Karla Boos as Woman in "Dream of Autumn" Photo Credit Quantum Theatre
Live theater can do many things - entertain, inspire, teach, document and stimulate thought and action.
"Dream of Autumn," a 1999 play by Norwegian playwright Jon Fosse, currently getting its Pittsburgh debut in a Quantum Theatre production, does many of these almost simultaneously.
Even before the non-existent curtain goes up, a mood of dread is invoked by the subterranean feel of the setting. Quantum Theatre likes to find interesting venues across the city to stage its plays, and the current site in what used to be a Pittsburgh landmark restaurant, the venerable Park Schenley, is unrecognizable in its present guise.
The cavernous, gray, concrete and exposed beam chamber comes with a musty, metallic, earthy odor that reinforces the bleakness of the surreal set designed by Narelle Sissons that only vaguely suggests the author’s intended graveyard. Up front, a long unpretentious bench sits obliquely to the audience, off-putting and indifferent to the observers. Scattered in back over a large expanse are an old radio from, what, the 1930s?, an armoire, a table askew as if taken from a Dali painting.
Mood established, the dream begins with the entrance of Man, alone in the graveyard, not particularly intimidated by the spooky surroundings, lost in his own musings. A train passes by, setting Man off on a assortment of captivating physical contortions, as though jolted by a bolt of electricity into a seizure.
Veteran Pittsburgh actor Martin Giles, dressed for the season in a frumpy overcoat, soon encounters a nymph-like apparition (Karla Boos as Woman), dressed skimpily in a satiny slip, who skims over the sandy ground in bare feet like a classic goddess. The contrast between the two is vividly poignant; Giles’ Man is rough, raw and frenetic, Boos’ Woman is all lithe, elegant, and lyrical. Despite their differences, both seem to feel a mutual attraction.
The playwright treats time much as it gets its due in dreams, non-linear and non-sequential. Time is fluid, and we learn bits and pieces about both characters and their vague romantic relationship in a haphazard time frame in discourses that cover subjects like Love, Death, Loss and Sex.
Mother (Laurie Klatscher) and Father (Gregory Lehane) arrive en scene, dressed to the nines, through the wardrobe no less, carrying a glass vial and preparing to attend the burial of Father’s Mother. The parents await their son in the cemetery with the impatience and, at times the listlessness, of Vladimir and Estragon in Beckett’s "Waiting for Godot, a playwright whose style is often compared to that of Fosse.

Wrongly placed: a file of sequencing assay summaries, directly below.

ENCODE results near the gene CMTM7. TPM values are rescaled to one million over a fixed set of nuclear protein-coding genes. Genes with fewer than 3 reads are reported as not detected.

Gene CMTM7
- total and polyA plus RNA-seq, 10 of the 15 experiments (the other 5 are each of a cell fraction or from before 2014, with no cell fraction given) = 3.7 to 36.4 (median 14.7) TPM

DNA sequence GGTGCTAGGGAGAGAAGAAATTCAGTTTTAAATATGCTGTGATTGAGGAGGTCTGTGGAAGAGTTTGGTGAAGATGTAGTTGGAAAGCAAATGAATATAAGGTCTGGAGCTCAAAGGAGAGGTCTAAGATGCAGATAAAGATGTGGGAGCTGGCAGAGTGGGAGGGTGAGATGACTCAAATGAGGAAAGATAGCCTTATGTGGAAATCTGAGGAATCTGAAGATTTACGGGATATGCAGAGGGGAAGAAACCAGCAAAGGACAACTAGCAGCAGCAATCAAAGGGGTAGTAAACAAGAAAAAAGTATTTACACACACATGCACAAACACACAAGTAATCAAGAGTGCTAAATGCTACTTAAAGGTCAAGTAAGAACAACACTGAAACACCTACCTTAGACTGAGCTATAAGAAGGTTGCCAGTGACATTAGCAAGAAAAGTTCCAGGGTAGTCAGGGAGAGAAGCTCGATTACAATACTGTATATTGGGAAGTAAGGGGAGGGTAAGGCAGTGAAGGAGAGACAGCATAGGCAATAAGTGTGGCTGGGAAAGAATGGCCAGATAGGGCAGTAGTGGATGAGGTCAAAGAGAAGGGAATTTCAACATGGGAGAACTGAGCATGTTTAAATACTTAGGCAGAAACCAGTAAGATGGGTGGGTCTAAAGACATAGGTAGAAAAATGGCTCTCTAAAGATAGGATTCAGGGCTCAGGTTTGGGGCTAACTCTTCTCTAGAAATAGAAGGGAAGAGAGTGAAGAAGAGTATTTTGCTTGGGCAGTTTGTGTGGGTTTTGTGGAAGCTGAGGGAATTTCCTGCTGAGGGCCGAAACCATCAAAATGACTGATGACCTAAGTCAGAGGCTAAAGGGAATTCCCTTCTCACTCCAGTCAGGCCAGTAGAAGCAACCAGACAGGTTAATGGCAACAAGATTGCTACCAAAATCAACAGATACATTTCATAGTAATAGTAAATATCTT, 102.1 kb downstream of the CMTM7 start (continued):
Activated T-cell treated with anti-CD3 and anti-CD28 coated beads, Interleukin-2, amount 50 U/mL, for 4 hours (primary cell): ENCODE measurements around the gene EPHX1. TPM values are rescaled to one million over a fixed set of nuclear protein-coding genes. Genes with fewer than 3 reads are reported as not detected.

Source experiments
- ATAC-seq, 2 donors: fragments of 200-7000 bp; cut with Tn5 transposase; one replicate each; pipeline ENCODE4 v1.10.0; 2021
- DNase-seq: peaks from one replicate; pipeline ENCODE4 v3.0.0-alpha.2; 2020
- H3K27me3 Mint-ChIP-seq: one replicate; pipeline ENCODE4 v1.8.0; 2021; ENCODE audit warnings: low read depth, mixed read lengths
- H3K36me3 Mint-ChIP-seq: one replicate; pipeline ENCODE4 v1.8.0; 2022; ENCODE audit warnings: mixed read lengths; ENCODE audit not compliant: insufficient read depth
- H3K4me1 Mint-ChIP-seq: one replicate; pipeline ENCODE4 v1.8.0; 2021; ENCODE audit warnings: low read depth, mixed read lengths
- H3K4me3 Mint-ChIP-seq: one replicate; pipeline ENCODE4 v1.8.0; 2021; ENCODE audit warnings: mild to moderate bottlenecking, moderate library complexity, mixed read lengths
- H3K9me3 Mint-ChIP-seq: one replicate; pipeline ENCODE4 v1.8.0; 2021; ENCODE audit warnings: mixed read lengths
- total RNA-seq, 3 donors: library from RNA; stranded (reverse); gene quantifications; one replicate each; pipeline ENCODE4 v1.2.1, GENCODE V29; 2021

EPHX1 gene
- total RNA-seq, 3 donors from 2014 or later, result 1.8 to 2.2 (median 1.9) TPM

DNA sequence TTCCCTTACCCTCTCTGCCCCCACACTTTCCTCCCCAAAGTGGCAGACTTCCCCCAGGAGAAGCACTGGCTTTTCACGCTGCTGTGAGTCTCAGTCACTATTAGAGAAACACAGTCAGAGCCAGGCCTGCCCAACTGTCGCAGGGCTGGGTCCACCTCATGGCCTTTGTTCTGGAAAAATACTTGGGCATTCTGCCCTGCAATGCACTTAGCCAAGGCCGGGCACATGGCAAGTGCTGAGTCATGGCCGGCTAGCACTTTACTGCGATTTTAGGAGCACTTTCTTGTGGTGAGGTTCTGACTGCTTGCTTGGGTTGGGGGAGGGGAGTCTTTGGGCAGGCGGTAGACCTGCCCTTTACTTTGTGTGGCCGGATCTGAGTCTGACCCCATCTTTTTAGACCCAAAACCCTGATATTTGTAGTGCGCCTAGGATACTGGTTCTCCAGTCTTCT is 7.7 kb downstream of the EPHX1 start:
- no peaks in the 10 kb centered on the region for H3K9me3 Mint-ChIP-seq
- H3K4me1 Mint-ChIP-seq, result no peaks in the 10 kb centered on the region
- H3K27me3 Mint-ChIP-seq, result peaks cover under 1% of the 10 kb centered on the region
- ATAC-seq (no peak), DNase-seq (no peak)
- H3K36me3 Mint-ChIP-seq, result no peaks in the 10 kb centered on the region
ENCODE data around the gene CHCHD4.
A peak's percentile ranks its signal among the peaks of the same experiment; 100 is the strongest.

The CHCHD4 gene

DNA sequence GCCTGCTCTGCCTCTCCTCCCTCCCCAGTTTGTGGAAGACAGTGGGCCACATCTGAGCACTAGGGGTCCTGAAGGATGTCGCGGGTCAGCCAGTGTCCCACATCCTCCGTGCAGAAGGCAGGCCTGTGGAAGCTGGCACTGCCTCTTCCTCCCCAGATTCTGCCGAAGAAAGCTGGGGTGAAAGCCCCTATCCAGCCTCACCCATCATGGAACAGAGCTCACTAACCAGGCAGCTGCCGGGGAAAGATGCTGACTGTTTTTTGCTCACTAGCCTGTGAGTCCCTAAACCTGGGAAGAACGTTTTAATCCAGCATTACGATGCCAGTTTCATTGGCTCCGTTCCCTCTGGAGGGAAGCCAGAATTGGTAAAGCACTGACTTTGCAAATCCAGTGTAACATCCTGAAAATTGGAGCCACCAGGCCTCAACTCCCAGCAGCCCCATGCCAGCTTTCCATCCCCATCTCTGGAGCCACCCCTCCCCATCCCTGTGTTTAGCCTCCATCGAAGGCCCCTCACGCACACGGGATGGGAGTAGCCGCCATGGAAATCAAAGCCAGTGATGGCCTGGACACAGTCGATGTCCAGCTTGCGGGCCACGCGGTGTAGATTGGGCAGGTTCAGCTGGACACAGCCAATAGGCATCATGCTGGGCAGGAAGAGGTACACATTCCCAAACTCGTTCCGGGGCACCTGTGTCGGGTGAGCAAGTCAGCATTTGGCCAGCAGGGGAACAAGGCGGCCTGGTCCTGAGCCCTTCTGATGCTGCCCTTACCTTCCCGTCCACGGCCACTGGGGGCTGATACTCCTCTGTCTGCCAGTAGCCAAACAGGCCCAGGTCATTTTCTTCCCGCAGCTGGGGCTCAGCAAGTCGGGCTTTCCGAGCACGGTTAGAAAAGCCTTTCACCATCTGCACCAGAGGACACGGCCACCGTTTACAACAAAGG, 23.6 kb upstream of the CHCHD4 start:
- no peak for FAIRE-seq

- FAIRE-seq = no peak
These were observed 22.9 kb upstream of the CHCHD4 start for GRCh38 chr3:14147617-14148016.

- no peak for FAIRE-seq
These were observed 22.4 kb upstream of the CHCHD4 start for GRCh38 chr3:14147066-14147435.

As in Beckett’s opus, the characters, especially Mother repeat their lines time and again like an obsession that won’t let go. "Will he come?" she keeps asking Father, worried that her distant son will miss his grandmother’s internment, but really clinging to the distress caused by his emotional estrangement.
Man’s withdrawal from close human relationships is further accented by the arrival of his wife, Gry (Jennifer Tobler), the only character in the play with a non-generic name. Petulant and scolding, Gry doesn’t hesitate to show her dissatisfaction with her estranged husband.
Director Sarah Cameron Sunde, who translated the work from the Norwegian, utilizes the extreme reaches of the makeshift theater having the characters sometimes descend a concrete staircase at the front of the stage, emerge from unseen corridors to the rear, even climb somewhat precariously, in Woman’s case, from the lower floor to the upper stage. Throughout the play, sound designer Joe Pino heightens the dream-like tone of the drama with an assortment of arresting aural content.
Well acted, well directed and buttressed by a superb job on the part of the technical team, "Dream of Autumn" is a play for theater connoisseurs, people who take pleasure in intellectual stimulation and those for a taste for things outside the ordinary. "Sound of Music" it’s not. What exactly it is I leave up to the audiences.
The play runs through April 28. For tickets, phone 888-718-4253..